References: Wikipedia

Popular sites founded between 1945 and 1991 in Latvia

Museum of the Occupation of Latvia

Museum of the Occupation of Latvia 1940-1991 (Latvijas okupācijas muzejs) is an historic educational institution. It was established in 1993 to exhibit artifacts, archive documents, and educate the public about the 51-year period in the 20th century when Latvia was successively occupied by the USSR in 1940, then by Nazi Germany in 1941, and then again by the USSR in 1944. The museum's stated mission is to show what ...
Founded: 1971 | Location: Riga, Latvia

Latvian Museum of Pharmacy

The Latvian Museum of Pharmacy is a medical museum in Riga, Latvia. It was founded in 1987 in association with the Pauls Stradins Museum for History of Medicine and is located in an18th century building which itself is an architectural monument. The museum is dedicated to understanding the development of pharmacy and pharmacies in Latvia and contains documents and books from the 17th-19th century, pharmacist tools and dev ...
Founded: 1987 | Location: Riga, Latvia

Latvian Academy of Sciences

The Academy of Sciences edifice was built after World War II, between 1951 and 1961, collecting the necessary financing from the newly established kolkhozes in Latvia and - as further expenses increased, collecting the finances as 'voluntary donations' deducted from the salaries of the Latvian rural population. The building is decorated with several hammers and sickles as well as Latvian folk ornaments and motifs. The sp ...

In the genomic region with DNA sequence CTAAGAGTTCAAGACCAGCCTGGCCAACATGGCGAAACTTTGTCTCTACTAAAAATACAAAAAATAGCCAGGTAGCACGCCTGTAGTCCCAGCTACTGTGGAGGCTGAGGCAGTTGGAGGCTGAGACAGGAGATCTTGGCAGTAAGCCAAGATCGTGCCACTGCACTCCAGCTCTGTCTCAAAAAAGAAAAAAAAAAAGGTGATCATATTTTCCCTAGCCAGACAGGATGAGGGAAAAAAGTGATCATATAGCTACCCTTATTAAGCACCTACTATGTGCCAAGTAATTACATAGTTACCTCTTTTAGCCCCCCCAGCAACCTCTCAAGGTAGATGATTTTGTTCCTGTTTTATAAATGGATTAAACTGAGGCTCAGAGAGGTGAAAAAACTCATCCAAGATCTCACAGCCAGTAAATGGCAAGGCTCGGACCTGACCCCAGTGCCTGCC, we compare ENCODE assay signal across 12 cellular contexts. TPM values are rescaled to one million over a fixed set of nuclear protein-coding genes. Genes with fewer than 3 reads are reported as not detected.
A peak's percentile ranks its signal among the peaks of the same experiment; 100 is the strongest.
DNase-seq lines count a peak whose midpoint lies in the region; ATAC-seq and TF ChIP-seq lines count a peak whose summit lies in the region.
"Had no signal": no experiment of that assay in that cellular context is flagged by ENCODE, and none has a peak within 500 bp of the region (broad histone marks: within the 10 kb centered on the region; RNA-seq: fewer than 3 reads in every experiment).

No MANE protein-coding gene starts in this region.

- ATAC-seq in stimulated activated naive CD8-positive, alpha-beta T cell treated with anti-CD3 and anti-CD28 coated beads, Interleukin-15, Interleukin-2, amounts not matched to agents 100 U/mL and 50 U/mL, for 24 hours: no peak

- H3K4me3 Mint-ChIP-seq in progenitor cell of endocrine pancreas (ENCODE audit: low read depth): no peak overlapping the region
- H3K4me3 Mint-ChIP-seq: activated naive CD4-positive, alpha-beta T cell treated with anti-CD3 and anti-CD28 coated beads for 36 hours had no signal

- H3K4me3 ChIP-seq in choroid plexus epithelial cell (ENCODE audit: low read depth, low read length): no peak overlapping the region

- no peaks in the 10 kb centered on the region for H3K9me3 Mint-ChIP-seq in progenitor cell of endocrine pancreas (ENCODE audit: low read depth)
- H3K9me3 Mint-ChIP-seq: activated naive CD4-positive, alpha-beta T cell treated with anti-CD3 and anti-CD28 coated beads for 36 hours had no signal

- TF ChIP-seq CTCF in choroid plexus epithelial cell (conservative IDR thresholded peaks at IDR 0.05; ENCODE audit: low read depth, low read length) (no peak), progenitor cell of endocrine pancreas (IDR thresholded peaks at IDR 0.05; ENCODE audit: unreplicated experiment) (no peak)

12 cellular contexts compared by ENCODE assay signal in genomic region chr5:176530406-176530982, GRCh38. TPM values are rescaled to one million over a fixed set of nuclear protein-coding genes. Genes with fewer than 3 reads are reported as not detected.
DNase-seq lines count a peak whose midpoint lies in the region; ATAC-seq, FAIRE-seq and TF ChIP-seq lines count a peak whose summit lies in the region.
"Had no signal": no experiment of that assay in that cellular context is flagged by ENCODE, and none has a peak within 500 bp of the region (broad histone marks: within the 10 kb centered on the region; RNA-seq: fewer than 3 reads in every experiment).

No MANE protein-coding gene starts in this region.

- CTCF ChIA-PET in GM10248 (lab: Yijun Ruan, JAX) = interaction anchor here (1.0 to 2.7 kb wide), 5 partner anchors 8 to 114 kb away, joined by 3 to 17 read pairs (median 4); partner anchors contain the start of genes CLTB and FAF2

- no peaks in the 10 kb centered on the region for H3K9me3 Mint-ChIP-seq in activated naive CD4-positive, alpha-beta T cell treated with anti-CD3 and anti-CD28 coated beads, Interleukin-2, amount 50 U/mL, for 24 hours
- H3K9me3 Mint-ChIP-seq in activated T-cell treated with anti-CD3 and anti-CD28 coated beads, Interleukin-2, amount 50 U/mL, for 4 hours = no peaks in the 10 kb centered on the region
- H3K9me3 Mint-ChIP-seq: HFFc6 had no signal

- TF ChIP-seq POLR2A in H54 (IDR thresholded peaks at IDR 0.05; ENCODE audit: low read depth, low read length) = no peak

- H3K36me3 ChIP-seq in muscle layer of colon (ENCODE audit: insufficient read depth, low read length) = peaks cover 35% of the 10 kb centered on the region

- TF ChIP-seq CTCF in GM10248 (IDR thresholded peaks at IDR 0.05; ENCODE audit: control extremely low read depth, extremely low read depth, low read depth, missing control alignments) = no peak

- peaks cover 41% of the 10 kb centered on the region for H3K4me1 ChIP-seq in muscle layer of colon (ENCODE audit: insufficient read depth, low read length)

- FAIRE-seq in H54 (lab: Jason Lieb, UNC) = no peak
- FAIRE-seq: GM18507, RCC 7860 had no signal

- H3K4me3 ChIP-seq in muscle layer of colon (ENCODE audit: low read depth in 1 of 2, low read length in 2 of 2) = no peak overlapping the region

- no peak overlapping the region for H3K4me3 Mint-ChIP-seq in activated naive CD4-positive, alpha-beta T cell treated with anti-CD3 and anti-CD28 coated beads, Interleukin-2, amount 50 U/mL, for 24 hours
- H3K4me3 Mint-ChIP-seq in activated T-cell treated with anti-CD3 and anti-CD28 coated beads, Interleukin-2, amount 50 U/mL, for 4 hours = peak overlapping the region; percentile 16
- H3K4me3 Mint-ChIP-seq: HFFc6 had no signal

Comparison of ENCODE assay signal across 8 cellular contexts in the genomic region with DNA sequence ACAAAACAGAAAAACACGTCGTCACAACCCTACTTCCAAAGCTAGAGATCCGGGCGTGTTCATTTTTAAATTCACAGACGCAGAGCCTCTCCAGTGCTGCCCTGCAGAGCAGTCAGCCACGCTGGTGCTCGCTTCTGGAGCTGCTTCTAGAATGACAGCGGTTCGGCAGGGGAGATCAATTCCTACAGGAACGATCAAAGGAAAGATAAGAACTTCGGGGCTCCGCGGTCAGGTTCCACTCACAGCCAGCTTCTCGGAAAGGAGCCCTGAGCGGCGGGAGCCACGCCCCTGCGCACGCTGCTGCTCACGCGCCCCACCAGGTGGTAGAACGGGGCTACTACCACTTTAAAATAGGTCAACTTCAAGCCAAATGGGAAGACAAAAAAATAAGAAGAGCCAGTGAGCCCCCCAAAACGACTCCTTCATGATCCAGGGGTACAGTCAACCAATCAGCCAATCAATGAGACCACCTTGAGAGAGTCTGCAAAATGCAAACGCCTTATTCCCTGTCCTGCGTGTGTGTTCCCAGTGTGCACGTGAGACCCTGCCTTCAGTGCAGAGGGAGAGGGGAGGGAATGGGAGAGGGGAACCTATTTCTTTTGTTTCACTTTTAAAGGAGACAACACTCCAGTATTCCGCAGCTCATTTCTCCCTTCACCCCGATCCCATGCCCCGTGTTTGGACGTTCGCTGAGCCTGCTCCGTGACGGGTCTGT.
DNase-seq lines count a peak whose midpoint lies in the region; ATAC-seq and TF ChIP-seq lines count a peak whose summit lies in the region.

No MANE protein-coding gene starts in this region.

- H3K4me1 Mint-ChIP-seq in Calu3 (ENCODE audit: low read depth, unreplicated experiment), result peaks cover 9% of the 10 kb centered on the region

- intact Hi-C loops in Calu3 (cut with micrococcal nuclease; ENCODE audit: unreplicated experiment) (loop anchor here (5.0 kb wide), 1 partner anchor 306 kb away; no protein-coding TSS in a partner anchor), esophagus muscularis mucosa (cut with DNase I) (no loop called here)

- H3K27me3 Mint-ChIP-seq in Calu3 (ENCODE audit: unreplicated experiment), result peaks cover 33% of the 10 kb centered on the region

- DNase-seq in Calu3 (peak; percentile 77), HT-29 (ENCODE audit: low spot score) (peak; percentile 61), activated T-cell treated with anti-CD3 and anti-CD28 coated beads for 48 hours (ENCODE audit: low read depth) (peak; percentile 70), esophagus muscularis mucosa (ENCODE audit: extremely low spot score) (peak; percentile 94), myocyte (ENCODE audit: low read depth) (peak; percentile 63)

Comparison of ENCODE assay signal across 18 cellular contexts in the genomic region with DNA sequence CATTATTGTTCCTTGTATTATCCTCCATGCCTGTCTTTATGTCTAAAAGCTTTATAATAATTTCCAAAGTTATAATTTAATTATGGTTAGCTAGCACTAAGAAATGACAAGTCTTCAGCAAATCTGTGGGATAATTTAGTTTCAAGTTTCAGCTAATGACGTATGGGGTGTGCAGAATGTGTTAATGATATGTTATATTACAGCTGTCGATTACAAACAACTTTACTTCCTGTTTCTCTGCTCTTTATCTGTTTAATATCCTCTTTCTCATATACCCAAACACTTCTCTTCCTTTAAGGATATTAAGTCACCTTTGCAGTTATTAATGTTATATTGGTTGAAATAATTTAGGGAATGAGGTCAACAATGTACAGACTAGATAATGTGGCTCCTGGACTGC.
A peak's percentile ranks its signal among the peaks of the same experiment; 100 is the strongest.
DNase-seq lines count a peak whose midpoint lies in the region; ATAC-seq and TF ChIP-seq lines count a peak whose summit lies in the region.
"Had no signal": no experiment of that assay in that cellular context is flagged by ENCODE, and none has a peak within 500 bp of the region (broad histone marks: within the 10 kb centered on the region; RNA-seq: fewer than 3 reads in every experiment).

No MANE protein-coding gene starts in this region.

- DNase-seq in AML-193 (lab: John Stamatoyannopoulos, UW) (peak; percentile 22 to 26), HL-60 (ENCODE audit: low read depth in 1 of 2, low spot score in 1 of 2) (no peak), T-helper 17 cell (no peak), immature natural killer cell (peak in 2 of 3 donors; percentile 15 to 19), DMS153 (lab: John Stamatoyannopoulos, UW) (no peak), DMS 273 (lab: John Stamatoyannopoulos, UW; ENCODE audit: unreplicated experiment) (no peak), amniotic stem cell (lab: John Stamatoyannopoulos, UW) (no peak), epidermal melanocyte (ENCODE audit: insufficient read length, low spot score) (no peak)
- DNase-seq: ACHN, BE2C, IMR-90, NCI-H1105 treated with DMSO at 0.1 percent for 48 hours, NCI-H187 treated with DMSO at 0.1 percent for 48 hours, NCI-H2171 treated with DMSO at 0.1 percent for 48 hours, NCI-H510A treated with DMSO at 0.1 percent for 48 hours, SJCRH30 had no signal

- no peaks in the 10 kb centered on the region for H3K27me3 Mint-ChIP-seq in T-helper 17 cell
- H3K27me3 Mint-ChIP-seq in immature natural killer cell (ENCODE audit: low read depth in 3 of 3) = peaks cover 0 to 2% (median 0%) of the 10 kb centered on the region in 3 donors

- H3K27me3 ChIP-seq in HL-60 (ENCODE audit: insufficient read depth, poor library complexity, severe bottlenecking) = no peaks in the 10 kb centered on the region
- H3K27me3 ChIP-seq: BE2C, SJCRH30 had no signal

Founded: 1951-1961 | Location: Riga, Latvia

Jewish Museum of Latvia

The museum “Jews in Latvia” was established in 1989 to research, popularize and commemorate the history of Latvia's Jewish community. The museum's exhibition is housed in three halls in the historical building of former Jewish theatre. The visitors of the museum can get acquainted with different aspects of Latvian Jewish history and culture from the beginnings in XVI century and to 1945 – legal status a ...
Founded: 1989 | Location: Riga, Latvia

Featured Historic Landmarks, Sites & Buildings

Historic Site of the week

Gruyères Castle

The Castle of Gruyères is one of the most famous in Switzerland. It was built between 1270 and 1282, following the typical square plan of the fortifications in Savoy. It was the property of the Counts of Gruyères until the bankruptcy of the Count Michel in 1554. His creditors the cantons of Fribourg and Bern shared his earldom. From 1555 to 1798 the castle became residence to the bailiffs and then to the prefects sent by Fribourg.

In 1849 the castle was sold to the Bovy and Balland families, who used the castle as their summer residency and restored it. The castle was then bought back by the canton of Fribourg in 1938, made into a museum and opened to the public. Since 1993, a foundation ensures the conservation as well as the highlighting of the building and the art collection.

The castle is the home of three capes of the Order of the Golden Fleece. They were part of the war booty captured by the Swiss Confederates (which included troops from Gruyères) at the Battle of Morat against Charles the Bold, Duke of Burgundy in 1476. As Charles the Bold was celebrating the anniversary of his father's death, one of the capes is a black velvet sacerdotal vestment with Philip the Good's emblem sewn into it.

A collection of landscapes by 19th century artists Jean-Baptiste-Camille Corot, Barthélemy Menn and others are on display in the castle.